Incorrect disposal is a fire hazard

How old electrical appliances are recycled

Old and worn-out electrical appliances, from printers to cordless screwdrivers, are now collected separately. Although the devices also contain valuable metals, they often also contain harmful substances such as toners, capacitors and lithium-ion batteries, which must be disposed of properly to protect health and the environment and are also fire hazards.

The returned WEEE is sorted into six collection groups. This means that the requirements of the different appliances can already be better addressed during the initial treatment. The treatment and recycling processes vary greatly depending on the type of appliance. Large appliances are collected separately from small ones so that they are not destroyed. At the Brilon site, Lobbe treats and dismantles some electrical appliances. The small electrical appliances delivered there, such as computers, printers or even shavers and electric toothbrushes, are disassembled and sorted manually. "In the process, our skilled workers first remove components containing harmful substances, such as batteries, capacitors or even toner cartridges, cables and plugs," explains Pier Mertens, team leader at the Brilon site. At the end of the process, many different material groups have emerged from the electrical appliances. WEEE also contains high-quality components and other materials that can be reused very well. Disassembled, it thus conserves resources and our environment. In order to be able to separate the valuable metals, but also the pollutants, printed circuit boards, for example, have to be removed by hand and collected in different fractions. While the metal fractions are used in recycling plants for the production of new metals, the remaining plastic fractions find their way into material recycling.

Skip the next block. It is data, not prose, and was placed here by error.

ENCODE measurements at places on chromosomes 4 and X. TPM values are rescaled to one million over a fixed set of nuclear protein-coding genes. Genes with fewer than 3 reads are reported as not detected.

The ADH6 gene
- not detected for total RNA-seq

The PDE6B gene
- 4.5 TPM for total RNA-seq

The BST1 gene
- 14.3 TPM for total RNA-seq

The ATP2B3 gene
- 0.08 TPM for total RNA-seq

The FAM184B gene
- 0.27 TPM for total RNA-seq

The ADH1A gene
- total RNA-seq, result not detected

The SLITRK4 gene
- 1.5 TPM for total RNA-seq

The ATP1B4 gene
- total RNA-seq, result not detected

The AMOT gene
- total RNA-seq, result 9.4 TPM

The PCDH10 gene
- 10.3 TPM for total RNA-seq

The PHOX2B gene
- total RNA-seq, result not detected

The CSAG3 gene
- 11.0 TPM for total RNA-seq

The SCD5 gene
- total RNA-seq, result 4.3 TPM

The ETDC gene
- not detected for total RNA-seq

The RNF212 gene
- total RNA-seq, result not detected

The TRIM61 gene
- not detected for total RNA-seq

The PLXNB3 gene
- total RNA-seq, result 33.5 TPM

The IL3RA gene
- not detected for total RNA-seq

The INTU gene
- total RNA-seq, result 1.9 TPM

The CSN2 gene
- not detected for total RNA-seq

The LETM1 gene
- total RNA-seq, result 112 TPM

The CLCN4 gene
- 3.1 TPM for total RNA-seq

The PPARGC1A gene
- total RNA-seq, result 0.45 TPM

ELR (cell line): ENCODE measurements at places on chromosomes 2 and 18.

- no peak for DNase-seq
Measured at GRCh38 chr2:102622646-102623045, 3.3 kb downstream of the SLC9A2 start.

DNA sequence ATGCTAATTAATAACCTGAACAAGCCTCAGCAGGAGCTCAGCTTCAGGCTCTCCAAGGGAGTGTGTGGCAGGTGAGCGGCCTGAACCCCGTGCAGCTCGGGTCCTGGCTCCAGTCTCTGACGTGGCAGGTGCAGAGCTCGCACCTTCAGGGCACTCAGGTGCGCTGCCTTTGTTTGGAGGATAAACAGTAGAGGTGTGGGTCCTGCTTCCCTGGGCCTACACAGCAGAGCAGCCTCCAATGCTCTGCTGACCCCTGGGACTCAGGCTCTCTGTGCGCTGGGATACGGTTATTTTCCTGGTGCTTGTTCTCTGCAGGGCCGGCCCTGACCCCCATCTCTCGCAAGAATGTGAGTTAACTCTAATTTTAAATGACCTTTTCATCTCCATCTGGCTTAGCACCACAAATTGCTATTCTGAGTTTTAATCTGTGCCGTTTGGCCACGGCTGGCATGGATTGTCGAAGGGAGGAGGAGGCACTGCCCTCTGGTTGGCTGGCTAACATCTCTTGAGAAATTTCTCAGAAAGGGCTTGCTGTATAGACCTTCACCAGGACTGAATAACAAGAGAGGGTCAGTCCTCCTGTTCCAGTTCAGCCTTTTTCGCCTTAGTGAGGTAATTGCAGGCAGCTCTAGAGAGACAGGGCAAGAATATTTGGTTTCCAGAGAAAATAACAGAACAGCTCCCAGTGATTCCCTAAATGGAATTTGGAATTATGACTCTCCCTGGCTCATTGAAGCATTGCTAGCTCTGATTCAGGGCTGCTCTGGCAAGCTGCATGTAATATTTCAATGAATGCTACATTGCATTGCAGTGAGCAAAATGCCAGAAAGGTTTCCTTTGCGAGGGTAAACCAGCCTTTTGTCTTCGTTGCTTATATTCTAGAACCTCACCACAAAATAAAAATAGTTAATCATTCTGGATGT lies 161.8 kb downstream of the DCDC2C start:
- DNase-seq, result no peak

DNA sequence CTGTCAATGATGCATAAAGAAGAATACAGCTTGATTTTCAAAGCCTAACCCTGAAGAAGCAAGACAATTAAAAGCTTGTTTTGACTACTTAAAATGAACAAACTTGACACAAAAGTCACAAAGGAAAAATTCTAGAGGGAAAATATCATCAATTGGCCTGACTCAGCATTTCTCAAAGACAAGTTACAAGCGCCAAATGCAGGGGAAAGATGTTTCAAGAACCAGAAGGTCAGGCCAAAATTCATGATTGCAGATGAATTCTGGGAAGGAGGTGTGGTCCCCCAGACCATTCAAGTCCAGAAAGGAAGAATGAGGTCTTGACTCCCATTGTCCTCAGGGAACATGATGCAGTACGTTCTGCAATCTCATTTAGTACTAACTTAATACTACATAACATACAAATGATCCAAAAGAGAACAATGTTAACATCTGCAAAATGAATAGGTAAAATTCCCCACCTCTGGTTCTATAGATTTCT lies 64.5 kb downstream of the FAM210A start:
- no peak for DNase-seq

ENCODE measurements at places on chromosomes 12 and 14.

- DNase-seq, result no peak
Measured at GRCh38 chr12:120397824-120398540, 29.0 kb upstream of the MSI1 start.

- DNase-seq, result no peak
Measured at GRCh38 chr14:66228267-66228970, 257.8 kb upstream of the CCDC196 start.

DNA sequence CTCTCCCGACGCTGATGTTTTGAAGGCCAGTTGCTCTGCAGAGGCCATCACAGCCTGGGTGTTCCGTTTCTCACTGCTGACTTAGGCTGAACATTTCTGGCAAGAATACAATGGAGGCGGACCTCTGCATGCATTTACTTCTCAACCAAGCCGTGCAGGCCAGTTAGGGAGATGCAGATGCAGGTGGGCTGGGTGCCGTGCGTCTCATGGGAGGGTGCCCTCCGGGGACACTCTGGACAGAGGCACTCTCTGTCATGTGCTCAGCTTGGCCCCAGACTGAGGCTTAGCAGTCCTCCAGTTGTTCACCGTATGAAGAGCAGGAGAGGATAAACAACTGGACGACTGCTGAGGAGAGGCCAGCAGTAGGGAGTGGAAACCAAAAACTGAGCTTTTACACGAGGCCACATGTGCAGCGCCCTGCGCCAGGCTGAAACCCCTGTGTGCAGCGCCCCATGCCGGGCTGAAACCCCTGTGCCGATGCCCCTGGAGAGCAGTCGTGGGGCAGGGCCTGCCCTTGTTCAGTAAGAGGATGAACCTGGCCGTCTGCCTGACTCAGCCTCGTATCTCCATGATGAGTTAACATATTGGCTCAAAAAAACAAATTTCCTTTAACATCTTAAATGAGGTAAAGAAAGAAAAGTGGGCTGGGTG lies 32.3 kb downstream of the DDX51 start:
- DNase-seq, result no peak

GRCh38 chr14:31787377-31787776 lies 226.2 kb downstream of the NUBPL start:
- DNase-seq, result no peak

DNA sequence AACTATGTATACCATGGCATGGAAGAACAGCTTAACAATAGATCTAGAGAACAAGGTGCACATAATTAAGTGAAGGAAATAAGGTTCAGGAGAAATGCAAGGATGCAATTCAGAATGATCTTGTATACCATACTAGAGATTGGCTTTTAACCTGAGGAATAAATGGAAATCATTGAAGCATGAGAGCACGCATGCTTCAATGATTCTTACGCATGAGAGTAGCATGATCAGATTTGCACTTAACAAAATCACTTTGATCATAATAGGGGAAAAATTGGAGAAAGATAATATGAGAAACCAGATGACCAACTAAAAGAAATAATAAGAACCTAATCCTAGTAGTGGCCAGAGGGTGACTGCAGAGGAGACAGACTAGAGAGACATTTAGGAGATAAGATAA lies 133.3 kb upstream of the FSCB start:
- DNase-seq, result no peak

Lithium-ion batteries, which are installed in many electrical appliances and sometimes cannot be removed at all, are often problematic, for example in smartphones, cordless screwdrivers or electric toothbrushes. Rechargeable batteries have been part of modern everyday life for years: they are very practical because they have a high energy intensity. But they are also fire hazards: incorrectly disposed of lithium-ion batteries endanger human lives, start fires and can explode. Many consumers do not know that any of these batteries can become a dangerous fire starter if damaged. A lithium-ion battery, unlike an alkaline battery for example, does not simply leak if damaged, but can spread enormous heat. To prevent this, lithium-ion batteries must be collected separately in battery collection containers at retail outlets or recycling centres and then specially treated.


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